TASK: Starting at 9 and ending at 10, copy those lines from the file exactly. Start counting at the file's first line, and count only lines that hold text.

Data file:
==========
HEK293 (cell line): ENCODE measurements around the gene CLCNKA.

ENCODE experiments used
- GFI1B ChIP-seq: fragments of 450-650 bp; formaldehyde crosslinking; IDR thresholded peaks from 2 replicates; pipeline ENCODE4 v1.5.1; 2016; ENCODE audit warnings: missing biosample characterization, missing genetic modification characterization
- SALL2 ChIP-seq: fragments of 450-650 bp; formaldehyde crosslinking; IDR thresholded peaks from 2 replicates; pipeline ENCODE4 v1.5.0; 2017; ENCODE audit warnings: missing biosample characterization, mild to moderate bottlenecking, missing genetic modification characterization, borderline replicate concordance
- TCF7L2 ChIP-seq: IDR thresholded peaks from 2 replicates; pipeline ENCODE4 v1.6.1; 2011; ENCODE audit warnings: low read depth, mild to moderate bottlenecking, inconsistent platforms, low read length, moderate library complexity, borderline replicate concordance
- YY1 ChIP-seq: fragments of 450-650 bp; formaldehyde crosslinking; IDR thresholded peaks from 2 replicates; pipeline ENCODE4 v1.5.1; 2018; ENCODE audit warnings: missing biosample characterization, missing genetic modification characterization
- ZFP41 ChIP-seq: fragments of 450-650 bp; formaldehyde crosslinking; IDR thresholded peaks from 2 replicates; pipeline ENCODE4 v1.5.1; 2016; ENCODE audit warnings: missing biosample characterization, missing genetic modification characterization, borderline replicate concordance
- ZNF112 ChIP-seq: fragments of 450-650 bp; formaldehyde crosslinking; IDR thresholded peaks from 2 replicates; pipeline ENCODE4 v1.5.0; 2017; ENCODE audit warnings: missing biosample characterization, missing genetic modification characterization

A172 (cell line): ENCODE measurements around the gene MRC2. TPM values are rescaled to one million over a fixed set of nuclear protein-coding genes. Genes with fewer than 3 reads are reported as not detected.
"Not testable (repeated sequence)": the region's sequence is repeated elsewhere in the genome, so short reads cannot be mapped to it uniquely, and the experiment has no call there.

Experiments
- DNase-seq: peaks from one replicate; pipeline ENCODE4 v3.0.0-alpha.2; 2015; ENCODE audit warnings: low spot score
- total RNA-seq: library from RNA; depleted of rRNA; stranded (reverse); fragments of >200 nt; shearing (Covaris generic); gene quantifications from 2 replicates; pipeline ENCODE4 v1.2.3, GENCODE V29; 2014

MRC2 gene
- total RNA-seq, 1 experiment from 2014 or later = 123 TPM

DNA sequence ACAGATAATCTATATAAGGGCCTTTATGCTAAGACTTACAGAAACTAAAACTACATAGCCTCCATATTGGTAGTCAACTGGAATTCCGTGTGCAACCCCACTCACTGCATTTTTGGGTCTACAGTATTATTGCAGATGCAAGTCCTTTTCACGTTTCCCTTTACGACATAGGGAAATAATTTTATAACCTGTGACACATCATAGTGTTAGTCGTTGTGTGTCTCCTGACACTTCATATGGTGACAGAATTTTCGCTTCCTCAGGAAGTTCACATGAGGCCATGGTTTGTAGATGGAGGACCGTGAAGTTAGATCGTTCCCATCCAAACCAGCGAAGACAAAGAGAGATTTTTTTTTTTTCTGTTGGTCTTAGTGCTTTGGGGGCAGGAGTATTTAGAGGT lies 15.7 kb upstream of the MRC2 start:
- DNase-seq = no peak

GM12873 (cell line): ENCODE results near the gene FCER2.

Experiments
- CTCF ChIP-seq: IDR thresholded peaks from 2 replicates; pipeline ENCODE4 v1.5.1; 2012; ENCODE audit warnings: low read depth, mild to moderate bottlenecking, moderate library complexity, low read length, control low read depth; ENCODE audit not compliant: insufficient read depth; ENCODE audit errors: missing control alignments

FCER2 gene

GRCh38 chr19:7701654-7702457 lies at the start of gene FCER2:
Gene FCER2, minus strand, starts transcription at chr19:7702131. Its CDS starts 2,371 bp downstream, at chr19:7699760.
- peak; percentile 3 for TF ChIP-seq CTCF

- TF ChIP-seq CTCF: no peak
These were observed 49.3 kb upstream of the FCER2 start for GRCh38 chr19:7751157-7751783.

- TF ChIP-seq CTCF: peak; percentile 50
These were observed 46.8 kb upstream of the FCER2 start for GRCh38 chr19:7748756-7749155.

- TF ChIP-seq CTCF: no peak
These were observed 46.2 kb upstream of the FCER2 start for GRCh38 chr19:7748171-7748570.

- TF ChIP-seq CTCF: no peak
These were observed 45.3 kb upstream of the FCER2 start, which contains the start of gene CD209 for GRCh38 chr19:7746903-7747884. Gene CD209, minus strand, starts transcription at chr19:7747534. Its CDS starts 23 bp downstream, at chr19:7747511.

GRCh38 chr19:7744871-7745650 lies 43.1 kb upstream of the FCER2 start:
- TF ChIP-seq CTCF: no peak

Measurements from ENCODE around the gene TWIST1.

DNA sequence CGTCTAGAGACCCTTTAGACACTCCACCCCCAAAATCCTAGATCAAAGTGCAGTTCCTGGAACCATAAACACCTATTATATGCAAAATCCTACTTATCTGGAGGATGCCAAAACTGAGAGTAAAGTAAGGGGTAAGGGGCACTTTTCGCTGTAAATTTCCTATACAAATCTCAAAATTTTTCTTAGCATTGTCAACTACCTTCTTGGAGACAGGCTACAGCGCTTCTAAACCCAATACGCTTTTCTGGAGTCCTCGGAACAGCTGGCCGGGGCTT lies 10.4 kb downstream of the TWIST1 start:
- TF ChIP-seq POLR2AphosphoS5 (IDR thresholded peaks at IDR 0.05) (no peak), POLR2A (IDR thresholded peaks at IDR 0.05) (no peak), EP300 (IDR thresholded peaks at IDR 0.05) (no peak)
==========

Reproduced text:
A172 (cell line): ENCODE measurements around the gene MRC2. TPM values are rescaled to one million over a fixed set of nuclear protein-coding genes. Genes with fewer than 3 reads are reported as not detected.
"Not testable (repeated sequence)": the region's sequence is repeated elsewhere in the genome, so short reads cannot be mapped to it uniquely, and the experiment has no call there.